But I digress. I’m getting boring. All I want to do for the last many months, music-wise, is sit down with the sparkly blue Jazzmaster and make guitar loops. I’m perfectly happy to sit for hours with this guitar plugged into any one of the several looping devices that I have* and dig deep. Granted, before hitting the looping device in use at the time, the guitar first goes through any number of the other gear things that I have. But still. It’s just a guitar, right?

These are Jazzmaster through various pedals to the amp, a Rivera Venus 3. I think I recorded these with the built-in mic of a Zoom H4N recorder.

The good thing about this single-mindedness is that it allows me to kind of focus on learning about some stuff that I need to learn about. Like recording, on the technical side. Typically, before I sit down and hit record, I decide on a particular method of capturing whatever I’m doing. For example, I have this fantastic amp that is somewhat noisy. So I’ve been trying to figure out some method to record where this is less of an issue. Also, this amp has a line out from the power section and it’s interesting to record this output while at the same time micing the speaker (which by the way is really awesome — the line out that is. It’s nice and tight and clear. The next time I do this I’ll take just the line out, and then set up a microphone about ten feet from the amp to pick up this more distant room sound. Stay tuned.)

Another thing I do is work on the guitar/music stuff by hammering away on modes and scales. My guitar lessons move a little faster in my head than my fingers do on the fretboard. I’ve been diving into and understanding modes (Ionian, Dorian, Phrygian etc.) lately, and we’ve been working on triads and arpeggios alongside. But I rarely ever seem to know when these fancy things would be useful while actually playing songs. So I typically start out these looping sessions by repeating a couple of notes or a chord, and then playing some improvised loop on top using these modes and scales. I actually learn a lot this way, but it’s still all pretty much abstract theory. If I was jamming with dudes I have no idea whether any of this would be useful. (In related news, I recently glommed on to Rick Springfield’s Jessie’s Girl, and since I’m not the kind of guitar learner to want to learn to play, say, Jessie’s Girl exactly the way it was played on the record, Lou my guitar instructor is showing me how to use these modes and scales while working out my own rockin’ solo. Stay tuned for that too.)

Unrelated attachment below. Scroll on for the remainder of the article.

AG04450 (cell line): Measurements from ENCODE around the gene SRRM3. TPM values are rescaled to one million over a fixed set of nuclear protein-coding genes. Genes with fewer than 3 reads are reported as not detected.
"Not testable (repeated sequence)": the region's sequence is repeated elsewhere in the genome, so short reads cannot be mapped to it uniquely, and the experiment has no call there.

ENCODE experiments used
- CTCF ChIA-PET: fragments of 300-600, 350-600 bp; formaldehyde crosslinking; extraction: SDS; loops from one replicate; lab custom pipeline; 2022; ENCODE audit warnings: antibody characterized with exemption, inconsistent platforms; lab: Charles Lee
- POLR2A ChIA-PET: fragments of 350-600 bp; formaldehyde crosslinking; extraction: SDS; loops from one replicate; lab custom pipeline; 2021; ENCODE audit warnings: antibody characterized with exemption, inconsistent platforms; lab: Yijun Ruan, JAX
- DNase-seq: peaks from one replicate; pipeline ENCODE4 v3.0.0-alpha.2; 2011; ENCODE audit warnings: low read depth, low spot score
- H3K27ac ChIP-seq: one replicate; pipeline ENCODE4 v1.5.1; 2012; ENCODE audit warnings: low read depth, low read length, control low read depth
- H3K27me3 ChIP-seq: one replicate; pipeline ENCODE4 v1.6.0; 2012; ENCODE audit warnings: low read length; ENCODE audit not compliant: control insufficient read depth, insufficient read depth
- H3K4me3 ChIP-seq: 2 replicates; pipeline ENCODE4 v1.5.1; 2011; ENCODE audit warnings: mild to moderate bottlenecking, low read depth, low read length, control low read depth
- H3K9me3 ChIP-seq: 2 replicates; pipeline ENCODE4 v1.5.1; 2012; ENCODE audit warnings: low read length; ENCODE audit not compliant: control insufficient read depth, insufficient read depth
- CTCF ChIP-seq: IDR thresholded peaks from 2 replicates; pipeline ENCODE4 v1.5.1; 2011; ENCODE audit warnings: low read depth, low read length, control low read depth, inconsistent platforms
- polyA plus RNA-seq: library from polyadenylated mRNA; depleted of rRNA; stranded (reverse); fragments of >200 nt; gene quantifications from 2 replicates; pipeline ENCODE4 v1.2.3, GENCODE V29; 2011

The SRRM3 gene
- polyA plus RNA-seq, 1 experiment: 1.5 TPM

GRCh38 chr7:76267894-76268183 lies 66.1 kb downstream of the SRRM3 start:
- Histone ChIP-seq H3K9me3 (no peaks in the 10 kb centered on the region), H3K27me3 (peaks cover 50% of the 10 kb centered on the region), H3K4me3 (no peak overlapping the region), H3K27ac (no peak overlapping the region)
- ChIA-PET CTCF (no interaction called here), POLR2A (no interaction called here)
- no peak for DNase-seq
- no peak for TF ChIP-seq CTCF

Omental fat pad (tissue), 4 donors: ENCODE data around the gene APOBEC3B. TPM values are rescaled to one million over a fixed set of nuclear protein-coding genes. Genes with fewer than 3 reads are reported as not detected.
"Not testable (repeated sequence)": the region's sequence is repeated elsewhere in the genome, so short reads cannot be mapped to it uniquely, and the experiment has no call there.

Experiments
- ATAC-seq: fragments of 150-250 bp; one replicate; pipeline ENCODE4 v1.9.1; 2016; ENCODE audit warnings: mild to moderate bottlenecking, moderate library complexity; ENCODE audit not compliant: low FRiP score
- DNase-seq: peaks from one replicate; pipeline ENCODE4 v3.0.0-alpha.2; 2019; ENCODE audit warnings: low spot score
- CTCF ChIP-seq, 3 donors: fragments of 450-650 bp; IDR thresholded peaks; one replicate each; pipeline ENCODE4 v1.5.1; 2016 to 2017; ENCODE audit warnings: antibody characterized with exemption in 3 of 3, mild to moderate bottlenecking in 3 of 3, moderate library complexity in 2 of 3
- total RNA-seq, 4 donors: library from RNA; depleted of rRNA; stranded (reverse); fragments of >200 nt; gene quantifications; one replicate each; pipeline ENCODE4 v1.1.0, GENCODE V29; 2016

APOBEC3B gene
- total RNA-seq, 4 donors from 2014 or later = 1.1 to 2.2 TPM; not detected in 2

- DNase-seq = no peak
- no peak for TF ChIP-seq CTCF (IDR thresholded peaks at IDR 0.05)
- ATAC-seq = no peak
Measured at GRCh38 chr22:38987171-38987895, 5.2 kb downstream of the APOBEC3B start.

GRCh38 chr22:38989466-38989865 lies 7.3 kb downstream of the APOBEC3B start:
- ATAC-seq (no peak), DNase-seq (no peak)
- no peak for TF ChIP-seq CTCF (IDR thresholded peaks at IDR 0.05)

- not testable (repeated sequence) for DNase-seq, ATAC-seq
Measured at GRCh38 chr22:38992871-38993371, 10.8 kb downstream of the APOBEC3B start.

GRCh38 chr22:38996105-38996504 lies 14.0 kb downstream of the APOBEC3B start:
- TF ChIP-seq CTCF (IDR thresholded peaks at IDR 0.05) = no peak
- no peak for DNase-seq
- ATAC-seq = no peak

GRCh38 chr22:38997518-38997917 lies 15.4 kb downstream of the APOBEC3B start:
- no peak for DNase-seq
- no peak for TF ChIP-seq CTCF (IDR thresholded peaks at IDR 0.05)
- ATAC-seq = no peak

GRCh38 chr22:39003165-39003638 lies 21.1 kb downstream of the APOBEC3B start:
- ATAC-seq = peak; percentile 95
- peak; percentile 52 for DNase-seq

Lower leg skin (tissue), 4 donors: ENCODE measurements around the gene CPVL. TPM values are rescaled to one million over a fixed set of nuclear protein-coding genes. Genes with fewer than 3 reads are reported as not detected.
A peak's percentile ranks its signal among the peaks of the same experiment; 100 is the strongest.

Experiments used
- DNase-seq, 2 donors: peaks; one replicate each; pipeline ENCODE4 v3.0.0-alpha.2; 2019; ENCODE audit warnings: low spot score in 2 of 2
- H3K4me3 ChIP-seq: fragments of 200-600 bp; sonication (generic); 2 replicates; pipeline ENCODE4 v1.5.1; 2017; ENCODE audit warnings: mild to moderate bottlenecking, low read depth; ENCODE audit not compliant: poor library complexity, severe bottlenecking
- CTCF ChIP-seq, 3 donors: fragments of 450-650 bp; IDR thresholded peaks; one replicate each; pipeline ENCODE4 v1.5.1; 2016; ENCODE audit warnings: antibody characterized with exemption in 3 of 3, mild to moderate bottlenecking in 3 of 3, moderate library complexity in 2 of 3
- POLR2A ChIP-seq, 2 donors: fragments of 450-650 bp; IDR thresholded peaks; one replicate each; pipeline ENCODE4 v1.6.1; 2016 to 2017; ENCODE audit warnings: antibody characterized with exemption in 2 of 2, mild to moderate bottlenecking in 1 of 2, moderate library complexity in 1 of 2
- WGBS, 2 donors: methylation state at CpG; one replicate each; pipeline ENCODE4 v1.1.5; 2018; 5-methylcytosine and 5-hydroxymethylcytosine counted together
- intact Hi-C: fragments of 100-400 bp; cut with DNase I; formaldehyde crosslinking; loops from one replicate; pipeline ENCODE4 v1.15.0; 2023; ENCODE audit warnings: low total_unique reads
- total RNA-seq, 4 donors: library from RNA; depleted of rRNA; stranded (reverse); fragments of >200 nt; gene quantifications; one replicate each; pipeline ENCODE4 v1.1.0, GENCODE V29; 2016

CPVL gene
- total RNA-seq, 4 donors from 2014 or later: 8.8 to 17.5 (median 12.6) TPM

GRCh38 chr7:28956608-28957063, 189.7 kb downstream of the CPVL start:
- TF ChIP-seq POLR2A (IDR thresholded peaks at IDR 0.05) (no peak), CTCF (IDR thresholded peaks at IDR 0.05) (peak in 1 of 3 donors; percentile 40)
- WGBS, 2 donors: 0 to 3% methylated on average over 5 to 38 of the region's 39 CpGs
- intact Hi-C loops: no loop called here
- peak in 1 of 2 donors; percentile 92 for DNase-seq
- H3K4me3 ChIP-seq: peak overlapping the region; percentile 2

The recordings below were made with the line out of the amp on the right and the mic’d amp (SM57) on the left.

Hope you like these. I like making them. Leave some comments, let me know what think you.

*Pigtronix Infinity Looper, Strymon El Capistan, Electro-Harmonix Stereo Memory Man w/Hazarai, Korg Kaoss Pad, TC Electronics Ditto, The Harvestman Tyme Sefari mk2, Make Noise Phonogene, Teenage Engineering OP1, various software…)